While "The Daily Show" was filming in Washington, D.C., last week, I noticed there were some pretty obvious systemic failings throughout the city that paralleled our nation's troubles.

While "The Daily Show" was filming in Washington, D.C., last week, I noticed there were some pretty obvious systemic failings throughout the city that paralleled our nation's troubles.

The key to understanding any city is its infrastructure. Take a look at D.C.'s subway system, and you'll see a prime example of our nation's capital gone bad. Oh, I'm sorry. It's not called the subway - it's the Metro. Sounds kind of like the gay cousin of the subway.

Anyway, it's a nightmare of overspending in the nation's capital. I mean, who builds a nice subway?!

It's no wonder our government is broke - they spent all their money upholstering something that's supposed to be a moving park bench for homeless people.

Speaking of homeless people - carpeting in a subway station? Where are they supposed to pee?

Perhaps D.C.'s most important role is as a symbol of our national strength, and its monuments attest to that symbolism. So, how do they rate?

Take a look at the Lincoln Memorial, where Martin Luther King gave his historic "I Have a Dream" address looking out over its famous reflecting pool. If King gave that speech today, he'd be looking out over an opaque puddle of goose turds.

Restoring those landmarks would be a great charity to have, huh? In all seriousness, please donate to nationalmall.org.

Well, I wasn't the only one who noticed something was wrong with Washington, D.C., and the system. It's also those who wish to enter the system - or hang onto it for dear life.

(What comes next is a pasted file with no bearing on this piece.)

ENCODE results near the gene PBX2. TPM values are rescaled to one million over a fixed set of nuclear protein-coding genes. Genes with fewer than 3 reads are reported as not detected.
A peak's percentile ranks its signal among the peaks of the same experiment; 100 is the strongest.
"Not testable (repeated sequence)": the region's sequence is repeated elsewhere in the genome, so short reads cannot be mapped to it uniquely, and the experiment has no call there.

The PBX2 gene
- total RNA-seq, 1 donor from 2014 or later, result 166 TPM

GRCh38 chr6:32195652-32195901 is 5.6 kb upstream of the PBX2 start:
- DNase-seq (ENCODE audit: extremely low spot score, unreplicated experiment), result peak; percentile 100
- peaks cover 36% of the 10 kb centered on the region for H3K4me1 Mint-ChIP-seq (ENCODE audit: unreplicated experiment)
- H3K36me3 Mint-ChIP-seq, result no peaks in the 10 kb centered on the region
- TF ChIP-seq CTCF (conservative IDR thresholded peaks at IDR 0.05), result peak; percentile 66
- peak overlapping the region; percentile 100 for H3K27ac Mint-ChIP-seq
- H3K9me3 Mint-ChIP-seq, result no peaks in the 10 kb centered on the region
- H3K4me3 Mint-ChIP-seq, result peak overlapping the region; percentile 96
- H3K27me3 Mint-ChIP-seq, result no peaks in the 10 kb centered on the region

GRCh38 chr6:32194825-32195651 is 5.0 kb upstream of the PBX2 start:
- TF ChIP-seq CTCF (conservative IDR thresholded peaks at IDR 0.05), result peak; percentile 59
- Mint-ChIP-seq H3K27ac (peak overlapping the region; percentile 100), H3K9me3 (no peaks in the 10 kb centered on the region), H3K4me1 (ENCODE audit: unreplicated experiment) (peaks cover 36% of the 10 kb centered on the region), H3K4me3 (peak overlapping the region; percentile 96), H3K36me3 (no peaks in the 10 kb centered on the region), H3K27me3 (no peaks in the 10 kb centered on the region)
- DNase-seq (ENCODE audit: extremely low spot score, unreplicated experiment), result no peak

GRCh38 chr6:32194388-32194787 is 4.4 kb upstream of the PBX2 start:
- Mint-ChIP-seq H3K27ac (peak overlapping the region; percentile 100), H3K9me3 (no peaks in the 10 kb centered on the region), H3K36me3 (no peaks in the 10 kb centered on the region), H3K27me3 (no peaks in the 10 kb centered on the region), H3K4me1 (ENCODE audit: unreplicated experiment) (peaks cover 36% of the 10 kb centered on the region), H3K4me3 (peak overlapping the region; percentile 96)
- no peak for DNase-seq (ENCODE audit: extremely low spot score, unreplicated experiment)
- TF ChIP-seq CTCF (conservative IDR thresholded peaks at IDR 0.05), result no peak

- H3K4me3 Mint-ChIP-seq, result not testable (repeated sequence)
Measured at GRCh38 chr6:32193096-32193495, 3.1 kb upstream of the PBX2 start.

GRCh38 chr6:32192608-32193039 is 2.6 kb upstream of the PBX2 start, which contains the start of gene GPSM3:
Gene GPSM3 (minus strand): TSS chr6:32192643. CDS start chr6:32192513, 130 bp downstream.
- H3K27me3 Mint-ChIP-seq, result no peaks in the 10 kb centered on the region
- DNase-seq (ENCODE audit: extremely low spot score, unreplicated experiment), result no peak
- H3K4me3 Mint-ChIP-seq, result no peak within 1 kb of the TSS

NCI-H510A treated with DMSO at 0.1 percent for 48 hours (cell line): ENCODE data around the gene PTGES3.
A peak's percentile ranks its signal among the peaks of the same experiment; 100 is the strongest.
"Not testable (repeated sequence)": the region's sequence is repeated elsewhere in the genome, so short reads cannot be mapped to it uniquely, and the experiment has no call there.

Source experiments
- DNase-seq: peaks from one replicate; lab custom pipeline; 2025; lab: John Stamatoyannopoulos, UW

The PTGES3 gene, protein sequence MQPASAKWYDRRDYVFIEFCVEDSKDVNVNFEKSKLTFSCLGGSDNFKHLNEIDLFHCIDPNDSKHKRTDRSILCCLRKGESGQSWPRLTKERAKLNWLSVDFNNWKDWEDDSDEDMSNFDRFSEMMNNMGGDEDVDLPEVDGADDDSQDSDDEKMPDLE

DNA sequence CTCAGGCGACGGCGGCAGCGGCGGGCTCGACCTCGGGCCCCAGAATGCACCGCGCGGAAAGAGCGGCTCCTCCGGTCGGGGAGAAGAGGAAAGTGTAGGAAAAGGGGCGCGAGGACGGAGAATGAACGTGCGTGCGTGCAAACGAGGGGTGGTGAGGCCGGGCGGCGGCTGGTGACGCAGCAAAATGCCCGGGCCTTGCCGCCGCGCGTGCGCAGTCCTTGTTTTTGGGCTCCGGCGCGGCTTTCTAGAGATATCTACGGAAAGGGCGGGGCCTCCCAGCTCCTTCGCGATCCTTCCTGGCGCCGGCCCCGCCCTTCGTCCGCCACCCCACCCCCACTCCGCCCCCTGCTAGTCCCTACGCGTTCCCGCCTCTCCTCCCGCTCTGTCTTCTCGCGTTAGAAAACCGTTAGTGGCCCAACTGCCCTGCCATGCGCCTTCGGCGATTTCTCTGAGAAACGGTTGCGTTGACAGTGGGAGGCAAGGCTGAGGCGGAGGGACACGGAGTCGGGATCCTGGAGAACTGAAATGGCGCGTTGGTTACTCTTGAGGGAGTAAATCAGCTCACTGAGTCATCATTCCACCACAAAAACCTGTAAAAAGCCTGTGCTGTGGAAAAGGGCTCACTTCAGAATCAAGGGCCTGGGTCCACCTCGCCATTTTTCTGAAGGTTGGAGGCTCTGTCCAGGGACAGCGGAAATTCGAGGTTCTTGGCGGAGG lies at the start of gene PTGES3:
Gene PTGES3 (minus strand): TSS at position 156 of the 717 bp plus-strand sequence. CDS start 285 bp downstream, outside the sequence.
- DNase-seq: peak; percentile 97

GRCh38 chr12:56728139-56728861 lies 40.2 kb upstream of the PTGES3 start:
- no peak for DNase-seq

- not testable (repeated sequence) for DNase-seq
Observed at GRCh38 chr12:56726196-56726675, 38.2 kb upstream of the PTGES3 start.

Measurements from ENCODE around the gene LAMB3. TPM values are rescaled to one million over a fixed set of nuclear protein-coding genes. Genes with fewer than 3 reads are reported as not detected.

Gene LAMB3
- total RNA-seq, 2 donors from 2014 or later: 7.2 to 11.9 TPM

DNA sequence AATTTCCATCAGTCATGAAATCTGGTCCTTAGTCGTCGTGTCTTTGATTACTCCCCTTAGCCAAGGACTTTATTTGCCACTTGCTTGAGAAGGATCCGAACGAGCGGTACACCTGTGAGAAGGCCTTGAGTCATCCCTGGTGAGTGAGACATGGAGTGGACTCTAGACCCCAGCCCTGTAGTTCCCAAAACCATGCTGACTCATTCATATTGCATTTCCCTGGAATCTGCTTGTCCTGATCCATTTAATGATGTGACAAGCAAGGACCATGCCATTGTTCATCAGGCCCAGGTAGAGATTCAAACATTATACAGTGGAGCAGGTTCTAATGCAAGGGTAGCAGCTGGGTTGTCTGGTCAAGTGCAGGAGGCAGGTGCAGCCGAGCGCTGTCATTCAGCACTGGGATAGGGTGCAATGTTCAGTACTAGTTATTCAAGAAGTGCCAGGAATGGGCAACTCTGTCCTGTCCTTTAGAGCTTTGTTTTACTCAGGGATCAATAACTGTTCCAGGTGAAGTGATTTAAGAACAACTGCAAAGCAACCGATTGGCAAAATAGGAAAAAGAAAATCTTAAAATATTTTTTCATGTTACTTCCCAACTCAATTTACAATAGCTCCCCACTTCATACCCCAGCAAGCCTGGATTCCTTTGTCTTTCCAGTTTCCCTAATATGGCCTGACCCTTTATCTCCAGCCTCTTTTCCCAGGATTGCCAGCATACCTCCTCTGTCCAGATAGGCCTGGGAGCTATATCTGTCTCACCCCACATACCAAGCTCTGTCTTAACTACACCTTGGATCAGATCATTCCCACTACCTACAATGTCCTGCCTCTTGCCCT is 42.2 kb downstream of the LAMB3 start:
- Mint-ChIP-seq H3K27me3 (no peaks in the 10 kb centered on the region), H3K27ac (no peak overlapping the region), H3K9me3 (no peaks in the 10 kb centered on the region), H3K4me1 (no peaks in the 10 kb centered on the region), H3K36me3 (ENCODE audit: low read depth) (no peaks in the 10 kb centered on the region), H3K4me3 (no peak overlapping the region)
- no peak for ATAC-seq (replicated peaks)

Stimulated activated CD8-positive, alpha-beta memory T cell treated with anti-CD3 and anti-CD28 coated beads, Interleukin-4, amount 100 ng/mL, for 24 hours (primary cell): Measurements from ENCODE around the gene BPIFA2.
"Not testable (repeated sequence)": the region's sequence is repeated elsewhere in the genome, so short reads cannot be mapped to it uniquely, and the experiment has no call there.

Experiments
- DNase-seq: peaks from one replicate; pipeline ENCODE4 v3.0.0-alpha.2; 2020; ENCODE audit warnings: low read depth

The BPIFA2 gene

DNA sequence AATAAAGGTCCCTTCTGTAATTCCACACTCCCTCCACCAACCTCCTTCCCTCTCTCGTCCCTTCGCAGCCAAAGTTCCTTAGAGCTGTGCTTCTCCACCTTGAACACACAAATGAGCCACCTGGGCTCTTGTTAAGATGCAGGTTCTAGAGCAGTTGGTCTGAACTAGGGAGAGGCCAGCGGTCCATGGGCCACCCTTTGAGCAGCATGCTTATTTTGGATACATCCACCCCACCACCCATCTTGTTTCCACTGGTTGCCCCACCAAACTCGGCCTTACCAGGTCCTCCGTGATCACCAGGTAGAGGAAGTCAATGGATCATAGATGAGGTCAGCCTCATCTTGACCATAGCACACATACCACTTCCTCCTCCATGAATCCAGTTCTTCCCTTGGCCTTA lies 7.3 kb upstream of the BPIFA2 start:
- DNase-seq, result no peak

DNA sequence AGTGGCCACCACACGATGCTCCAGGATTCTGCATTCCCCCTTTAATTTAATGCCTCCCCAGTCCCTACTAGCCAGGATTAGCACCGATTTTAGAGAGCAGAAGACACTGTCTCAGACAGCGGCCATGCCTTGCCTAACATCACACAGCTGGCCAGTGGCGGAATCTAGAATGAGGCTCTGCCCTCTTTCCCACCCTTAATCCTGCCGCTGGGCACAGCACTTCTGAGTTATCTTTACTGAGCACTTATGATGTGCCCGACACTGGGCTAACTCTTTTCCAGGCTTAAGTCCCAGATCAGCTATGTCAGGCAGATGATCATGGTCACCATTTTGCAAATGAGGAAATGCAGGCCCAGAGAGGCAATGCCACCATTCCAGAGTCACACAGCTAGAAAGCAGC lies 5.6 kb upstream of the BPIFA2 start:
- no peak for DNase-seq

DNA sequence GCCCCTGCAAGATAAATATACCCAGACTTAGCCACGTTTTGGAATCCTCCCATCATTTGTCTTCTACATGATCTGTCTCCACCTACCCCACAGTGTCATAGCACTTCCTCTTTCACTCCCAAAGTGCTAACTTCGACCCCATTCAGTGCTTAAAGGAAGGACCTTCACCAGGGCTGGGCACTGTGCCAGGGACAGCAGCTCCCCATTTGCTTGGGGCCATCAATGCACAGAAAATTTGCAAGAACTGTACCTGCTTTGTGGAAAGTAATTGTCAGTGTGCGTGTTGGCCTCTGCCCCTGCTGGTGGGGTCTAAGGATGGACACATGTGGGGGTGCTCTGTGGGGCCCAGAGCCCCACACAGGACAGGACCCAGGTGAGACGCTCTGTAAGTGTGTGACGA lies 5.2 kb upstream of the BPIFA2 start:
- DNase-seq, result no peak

"We know that the system is broken," said Sen. John McCain, R-Arizona.

Luckily McCain was there when we originally bought the system, and he kept the receipt.

It's kind of funny hearing about a "broken system" from that old guy who's been in it forever. Or maybe it's because he's been saying it since 1989. McCain has always worked in Washington and always will - he's like the caretaker from "The Shining."

Anyway, all those new people, and the guy who's been in Washington forever, are right. We're going to fix this place! Any ideas?

"What Washington needs now are new voices and new ideas," said Republican Senate candidate Christine O'Donnell.

All those new people, and the guy who's been in Washington forever, are right. We need change.

So what type of change are they talking about this time? Maybe reforming the 60-vote senatorial cloture rule that has stalled so much legislation. Perhaps it's public financing as a measure to remove the insidious influence of big money from electoral politics. Or

"Somebody has to go to Washington and knock the hell out of the place," said Republican congressional candidate Ben Quayle.

Oh! So all those new people, and the guy who's been there forever, are planning a gut renovation. It's like "Extreme Makeover: D.C. Edition." Even that old guy who's been here forever wants to build some kind of fence.

It's going to be so exciting when they yell "Move that bus!"